• If you have the CQS standard, now would be a good time to review your compliance with it. Why not also check your Lexcel compliance if it’s also a standard you have obtained. Remember the requirements for training.
  • It’s a year since the latest LSAG guidance was published. It might be worth giving it a once over, just to remind yourself what it says.


New financial year means a new budget. This is where training should be considered, especially if you haven’t done anything recently.

You may also want to consider that independent AML audit that you’ve been putting off. Regulators are of the opinion that the vast majority of firms need one, no matter how small the firm may be. If you do a reasonable amount of AML regulated work, you need one. If you do conveyancing, you will be caught.


May should be a good time to consider your risk management. Do you have a disaster recovery (business continuity) plan? Now would be a good time to test it and learn from the experience. If you can’t test the whole process, you should consider checking one of the greatest risks, such as cybersecurity. Consider:

  • Is all your IT running the most recent updates?
  • Have you arranged a Penetration Test with your external IT support?
  • Have you arranged a mock phishing exercise to see how many colleagues click on dubious links?
  • Have you considered ‘Friday Afternoon Fraud’? 
  • Have you done any training?
  • Have you set training reminders?


Now’s the time to get to grips with all of that unbilled WIP. Close files, send them to storage, and destroy the really old records that went past their destroy date years ago.

Alongside this, ensure any client monies you have no reason to keep hold of are sent back to clients. You don’t want to get fined for failing to deal with residual client money


Since you did get round to checking CQS issues in March, how about going one step further and organising an independent CQS audit? Contact us to organise one.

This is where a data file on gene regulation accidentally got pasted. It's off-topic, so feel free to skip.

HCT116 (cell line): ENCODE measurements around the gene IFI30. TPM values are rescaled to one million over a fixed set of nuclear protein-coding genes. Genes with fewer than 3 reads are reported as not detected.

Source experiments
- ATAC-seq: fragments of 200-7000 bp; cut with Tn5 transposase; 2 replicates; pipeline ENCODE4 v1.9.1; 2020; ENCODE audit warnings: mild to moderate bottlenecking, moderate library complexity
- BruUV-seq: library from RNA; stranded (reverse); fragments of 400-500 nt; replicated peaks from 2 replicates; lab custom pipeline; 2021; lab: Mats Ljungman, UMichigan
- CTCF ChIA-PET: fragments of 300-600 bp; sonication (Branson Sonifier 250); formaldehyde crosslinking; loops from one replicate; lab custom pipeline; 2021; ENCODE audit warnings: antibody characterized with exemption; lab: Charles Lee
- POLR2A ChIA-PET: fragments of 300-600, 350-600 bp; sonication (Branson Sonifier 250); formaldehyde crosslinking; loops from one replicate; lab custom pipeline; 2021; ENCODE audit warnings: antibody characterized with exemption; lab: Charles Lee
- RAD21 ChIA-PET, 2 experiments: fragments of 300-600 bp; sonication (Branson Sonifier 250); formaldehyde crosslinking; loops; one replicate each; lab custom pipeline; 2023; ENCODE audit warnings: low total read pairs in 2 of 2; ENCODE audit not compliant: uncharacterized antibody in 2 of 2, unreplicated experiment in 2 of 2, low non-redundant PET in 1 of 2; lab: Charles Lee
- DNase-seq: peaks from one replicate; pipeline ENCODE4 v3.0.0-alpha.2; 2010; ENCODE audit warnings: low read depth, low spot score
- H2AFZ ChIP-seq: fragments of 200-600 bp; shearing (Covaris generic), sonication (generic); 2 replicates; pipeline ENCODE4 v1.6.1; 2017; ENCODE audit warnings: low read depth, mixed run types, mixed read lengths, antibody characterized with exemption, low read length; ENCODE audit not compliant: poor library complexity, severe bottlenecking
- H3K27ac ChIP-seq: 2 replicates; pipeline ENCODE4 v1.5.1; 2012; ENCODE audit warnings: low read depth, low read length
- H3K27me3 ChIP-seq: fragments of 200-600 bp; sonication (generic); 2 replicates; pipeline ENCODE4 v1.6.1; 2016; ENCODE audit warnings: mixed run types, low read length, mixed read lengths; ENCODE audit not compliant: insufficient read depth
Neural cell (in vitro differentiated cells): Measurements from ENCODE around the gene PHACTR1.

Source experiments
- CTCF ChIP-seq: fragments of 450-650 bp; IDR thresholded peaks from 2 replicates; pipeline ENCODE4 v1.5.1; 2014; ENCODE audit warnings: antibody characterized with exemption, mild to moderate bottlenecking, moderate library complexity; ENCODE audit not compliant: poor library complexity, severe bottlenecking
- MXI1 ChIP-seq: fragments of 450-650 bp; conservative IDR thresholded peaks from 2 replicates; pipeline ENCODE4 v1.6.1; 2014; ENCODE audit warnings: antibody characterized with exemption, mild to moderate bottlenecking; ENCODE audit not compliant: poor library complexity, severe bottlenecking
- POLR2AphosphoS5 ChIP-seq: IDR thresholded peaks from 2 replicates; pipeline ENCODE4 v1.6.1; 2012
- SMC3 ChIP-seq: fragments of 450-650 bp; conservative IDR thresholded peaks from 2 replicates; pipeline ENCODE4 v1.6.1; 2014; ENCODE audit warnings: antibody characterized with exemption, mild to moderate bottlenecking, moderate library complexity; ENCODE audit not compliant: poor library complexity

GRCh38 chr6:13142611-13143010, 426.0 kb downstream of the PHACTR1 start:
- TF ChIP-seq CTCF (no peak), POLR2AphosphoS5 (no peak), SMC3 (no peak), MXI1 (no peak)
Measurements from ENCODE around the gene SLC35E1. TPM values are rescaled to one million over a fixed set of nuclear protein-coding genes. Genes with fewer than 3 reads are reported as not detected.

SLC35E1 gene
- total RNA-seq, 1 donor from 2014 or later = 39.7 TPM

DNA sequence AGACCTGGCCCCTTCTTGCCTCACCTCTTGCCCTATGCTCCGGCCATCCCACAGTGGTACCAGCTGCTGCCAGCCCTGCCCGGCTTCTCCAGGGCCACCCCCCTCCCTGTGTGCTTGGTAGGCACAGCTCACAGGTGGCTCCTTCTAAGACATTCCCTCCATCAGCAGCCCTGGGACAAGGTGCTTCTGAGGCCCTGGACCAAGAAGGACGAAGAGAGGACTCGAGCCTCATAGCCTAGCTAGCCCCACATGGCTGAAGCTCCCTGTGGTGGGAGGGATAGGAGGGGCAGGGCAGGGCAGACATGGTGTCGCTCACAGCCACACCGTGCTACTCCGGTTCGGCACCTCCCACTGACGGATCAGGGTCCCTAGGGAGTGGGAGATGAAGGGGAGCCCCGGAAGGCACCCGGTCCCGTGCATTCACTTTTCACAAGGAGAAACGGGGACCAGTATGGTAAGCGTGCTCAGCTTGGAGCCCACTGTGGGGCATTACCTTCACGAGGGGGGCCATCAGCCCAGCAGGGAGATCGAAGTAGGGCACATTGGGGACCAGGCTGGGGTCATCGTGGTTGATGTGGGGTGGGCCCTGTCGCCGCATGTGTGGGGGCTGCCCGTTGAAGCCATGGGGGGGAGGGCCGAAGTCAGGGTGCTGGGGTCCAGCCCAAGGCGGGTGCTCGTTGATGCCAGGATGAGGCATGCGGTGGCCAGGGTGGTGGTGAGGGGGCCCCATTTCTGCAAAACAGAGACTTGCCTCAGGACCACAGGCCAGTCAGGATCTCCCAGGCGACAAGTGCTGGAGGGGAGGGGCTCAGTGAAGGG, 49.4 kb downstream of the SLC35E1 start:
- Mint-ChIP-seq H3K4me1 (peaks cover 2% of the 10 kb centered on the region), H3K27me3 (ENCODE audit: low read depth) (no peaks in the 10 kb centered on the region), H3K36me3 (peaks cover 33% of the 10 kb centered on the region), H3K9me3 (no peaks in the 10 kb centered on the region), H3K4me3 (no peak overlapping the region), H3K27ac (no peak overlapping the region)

Perhaps consider training for your COFA. It’s a good idea to ensure they get specific training. Remember training is a hot topic for Regulators, so make sure the COFA gets some too.


Staff will no doubt want a well-earned break which can present additional risks which you should now consider. How will you deal with holiday cover? How will you adapt to people being unavailable?

For those needing to get away from the same four walls, foreign travel might well be on the cards, and they could be venturing to where mobile reception is poor, and Wi-Fi is not secure. 


If you have spare time, you could look at improving your information security status by checking how you compare against the CyberEssentials standard, or CyberEssentials+. 

However, renewal time is likely to keep you busy all month.


It’s the anniversary of the SRA Transparency Rules each December and it’s something the Regulator is keeping its eye on. So, now would be a good time to start your review. 

Have staff changed? What about fee rates and other costs? Not just changes to your own firm, but think about delayed responses from third parties, busy Courts and other factors. Does your website need a review?

Remember, firms are being fined for lack of compliance.


It’s nearly the end of the year, so make sure those file reviews done.

If you have a considerable backlog, your colleagues really aren’t going to be grateful for another round of chasing them to get them done.

Why not get in touch with Teal to undertake some for you? We can help with both AML reviews and Regulatory ones, client care letters, conflict checking, costs updates and the like.


Now is as good a time as any to carry out a review of your risk register. If you don’t have one, it’s a good time to create one.

Your risk register should cover things like:

  • Complaints and claims
  • Identified trends from file audits and supervision
  • Business Continuity Plan review outcomes
  • SARs submitted (or not)
  • DSARs and information security issues
  • What went wrong and what went right
  • The year ahead – what are your audit and training plans for example?

It’s then back to that compliance planning for next year! 

Get in touch

At Teal, we’re here to support your journey towards compliance that works by mitigating the risk of legal compliance issues. 

Whatever time of year, if you need compliance assistance, our team of experts are on hand. We offer a range of compliance services to ensure you’re on track to achieve compliance success.